How Charlie Puth’s New Jersey Roots Shaped His Music Career

"New Jersey is the state with the most personalities. Growing up around that made me want to have that and then some.”

Charlie Puth
Charlie Puth grew up in Rumson. Photo courtesy of Kenneth Cappello

He might be a global superstar now, but  Charlie Puth hasn’t forgotten his Jersey roots.

The Rumson native, 31, is heading home on June 3 for a show at PNC Bank Arts Center in Holmdel—made even more special because that’s where he saw his first concert, James Taylor.

“It’s going to be a full circle, special moment,” says Puth.

Although it’ll be a brief trip (he has a show in Virginia the next day), the “See You Again” singer plans to squeeze in time with loved ones and indulge in his favorite pizza—a must for any true Jersey boy.

“[I’m looking forward to] having Sea Bright pizza backstage after the show, an entire grandma pie to myself,” he says. “But not before because then I won’t be able to sing.”

Puth—who has performed at arenas all over the world, released multiple platinum-selling albums and earned millions of social media followers—says his upbringing in the Garden State heavily influenced his pursuit of a music career, growing up surrounded by local acts and bands who gained small but loyal followings. He says the state has a unique way of making anyone into somewhat of a celebrity.

“Everyone’s a mini celebrity in New Jersey. Whether it’s a suit maker in town making suits for everyone [or] a pizza guy, everyone is a personality,” he says. “New Jersey is the state with the most personalities. Growing up around that made me want to have that and then some.”

Puth has come a long way from those humble Rumson beginnings. He’s gone from idolizing Jersey heroes like Bruce Springsteen and Jon Bon Jovi to speaking with them occasionally over the phone. He made a name for himself with his first two albums, Nine Track Mind and Voicenotes, and is now touring the continent in promotion of his latest release, the self-titled Charlie, released last October.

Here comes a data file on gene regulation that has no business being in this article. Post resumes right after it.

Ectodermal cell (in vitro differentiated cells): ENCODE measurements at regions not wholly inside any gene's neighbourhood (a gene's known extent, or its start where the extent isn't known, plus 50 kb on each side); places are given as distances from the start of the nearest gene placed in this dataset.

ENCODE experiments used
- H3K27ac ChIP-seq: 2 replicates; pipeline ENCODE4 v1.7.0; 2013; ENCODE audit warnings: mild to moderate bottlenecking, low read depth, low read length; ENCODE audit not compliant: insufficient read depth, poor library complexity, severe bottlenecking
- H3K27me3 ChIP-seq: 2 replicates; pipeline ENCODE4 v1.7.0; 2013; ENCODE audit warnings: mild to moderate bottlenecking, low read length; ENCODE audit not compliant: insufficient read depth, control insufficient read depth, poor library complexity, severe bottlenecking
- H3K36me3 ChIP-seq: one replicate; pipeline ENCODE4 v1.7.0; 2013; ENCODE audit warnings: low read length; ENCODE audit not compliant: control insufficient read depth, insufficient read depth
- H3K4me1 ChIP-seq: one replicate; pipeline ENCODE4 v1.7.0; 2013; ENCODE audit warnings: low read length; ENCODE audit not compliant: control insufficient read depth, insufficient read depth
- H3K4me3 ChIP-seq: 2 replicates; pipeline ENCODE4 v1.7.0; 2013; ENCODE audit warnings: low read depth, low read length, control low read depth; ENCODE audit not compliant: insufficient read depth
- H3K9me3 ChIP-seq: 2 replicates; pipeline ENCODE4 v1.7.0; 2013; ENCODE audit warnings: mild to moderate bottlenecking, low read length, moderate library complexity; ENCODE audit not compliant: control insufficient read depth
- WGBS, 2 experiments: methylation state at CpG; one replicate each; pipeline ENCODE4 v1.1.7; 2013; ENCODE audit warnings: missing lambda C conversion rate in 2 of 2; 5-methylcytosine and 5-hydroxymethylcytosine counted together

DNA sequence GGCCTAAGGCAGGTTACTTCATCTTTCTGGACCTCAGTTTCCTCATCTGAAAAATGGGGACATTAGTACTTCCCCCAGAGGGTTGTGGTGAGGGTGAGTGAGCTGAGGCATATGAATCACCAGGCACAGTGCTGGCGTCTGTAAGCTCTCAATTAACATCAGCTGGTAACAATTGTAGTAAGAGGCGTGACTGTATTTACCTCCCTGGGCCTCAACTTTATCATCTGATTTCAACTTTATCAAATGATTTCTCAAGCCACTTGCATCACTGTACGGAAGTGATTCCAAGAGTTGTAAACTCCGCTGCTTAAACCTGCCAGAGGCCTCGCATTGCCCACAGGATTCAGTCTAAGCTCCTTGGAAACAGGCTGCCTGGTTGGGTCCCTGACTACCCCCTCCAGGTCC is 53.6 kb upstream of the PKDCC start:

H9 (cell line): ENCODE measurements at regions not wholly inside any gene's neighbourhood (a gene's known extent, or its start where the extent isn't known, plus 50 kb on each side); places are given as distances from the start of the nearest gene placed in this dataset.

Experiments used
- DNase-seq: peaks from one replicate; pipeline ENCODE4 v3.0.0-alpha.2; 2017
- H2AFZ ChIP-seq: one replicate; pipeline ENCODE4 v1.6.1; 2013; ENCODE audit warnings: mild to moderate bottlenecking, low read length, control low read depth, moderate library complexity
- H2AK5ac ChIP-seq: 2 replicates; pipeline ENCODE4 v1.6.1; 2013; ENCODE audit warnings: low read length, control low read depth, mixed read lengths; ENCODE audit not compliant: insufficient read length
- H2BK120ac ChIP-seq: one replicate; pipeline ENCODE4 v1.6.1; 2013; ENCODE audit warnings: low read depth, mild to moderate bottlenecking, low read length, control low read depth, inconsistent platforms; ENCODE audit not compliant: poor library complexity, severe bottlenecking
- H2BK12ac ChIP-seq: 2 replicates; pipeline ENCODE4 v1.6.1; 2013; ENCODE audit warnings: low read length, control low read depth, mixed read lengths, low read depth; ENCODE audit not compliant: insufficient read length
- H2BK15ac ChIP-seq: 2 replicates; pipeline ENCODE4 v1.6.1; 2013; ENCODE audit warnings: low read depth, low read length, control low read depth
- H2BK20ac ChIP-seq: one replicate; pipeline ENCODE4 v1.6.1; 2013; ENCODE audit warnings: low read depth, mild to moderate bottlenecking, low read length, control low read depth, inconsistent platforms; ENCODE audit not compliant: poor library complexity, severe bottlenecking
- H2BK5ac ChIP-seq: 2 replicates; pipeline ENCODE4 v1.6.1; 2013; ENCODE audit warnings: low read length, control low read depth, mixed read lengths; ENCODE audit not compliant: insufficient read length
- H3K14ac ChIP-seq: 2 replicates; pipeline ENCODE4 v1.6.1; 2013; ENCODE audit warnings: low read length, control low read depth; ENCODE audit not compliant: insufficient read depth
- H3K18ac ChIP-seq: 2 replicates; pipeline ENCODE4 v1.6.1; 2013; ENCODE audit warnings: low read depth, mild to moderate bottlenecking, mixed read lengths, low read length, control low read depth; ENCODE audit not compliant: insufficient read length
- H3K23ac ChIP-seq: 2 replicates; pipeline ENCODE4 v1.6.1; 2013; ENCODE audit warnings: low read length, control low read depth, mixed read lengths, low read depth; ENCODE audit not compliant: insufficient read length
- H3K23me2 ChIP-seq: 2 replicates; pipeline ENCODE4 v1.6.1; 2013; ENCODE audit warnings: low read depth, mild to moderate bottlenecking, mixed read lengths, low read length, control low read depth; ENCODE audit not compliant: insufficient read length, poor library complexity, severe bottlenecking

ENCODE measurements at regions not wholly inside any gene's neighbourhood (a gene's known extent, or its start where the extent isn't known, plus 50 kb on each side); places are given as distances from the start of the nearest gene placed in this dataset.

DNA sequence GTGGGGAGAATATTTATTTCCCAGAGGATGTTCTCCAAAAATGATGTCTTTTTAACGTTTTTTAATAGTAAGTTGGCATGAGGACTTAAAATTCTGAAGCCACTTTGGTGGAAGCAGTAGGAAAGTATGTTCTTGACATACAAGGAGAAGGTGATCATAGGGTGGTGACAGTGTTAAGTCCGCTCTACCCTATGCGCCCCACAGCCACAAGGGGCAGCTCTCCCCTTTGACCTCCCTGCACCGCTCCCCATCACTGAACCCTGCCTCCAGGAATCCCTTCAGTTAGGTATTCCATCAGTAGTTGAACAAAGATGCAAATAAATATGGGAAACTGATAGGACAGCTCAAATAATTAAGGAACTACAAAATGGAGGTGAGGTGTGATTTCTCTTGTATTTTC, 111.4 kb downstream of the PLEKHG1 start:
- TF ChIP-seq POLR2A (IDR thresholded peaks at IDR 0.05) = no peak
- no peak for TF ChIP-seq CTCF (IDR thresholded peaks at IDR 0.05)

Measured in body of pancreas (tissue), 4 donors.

This album is his most personal yet, delving heavily into past relationships. Puth says it was a challenge writing and recording the first few songs, but once he got through those, he was able to create the rest of the album in its entirety with more ease.

“The only way to make music that feels real is to tell the truth,” he says. “The most important thing is for people to relate to it and make their own memories and experiences toward the album. If people can relate to it, it’s my pleasure.”

Puth has previously worked with some of the biggest names in the industry, including James Taylor, Selena Gomez, Elton John and Boyz II Men. But this project features his first collaboration with a K-pop artist, Jungkook of the popular boy band BTS on the track “Left and Right.”

“It was one of the most positive experiences I ever had working with a different artist,” Puth says of Jungkook. “When I met him, he didn’t really carry himself like he was a big presence. He was very humble, respectful of my team as we were of theirs. It was such a regimented, easy process filming the music video and getting the vocals done.”

Puth is working on his next album, which he expects to finish by the end of the tour. He says the project will be entirely R&B, a genre he’s worked on before but never put together in a full album.

As for the future, Puth dreams of headlining a show at the Prudential Center in Newark one day, having previously performed there as an opener for Shawn Mendes in 2017. But in the meantime, he’s grateful to perform this weekend at what will be his biggest Jersey concert to date—and to pick up a scooped sesame bagel with butter from Bagel Masters in Shrewsbury (no eggs because he’s allergic).